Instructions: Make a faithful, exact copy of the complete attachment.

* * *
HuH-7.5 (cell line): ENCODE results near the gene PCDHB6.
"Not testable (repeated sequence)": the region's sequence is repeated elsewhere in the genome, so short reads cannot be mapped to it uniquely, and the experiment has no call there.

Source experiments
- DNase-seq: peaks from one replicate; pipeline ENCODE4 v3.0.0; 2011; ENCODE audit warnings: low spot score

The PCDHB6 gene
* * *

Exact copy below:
HuH-7.5 (cell line): ENCODE results near the gene PCDHB6.
"Not testable (repeated sequence)": the region's sequence is repeated elsewhere in the genome, so short reads cannot be mapped to it uniquely, and the experiment has no call there.

Source experiments
- DNase-seq: peaks from one replicate; pipeline ENCODE4 v3.0.0; 2011; ENCODE audit warnings: low spot score

The PCDHB6 gene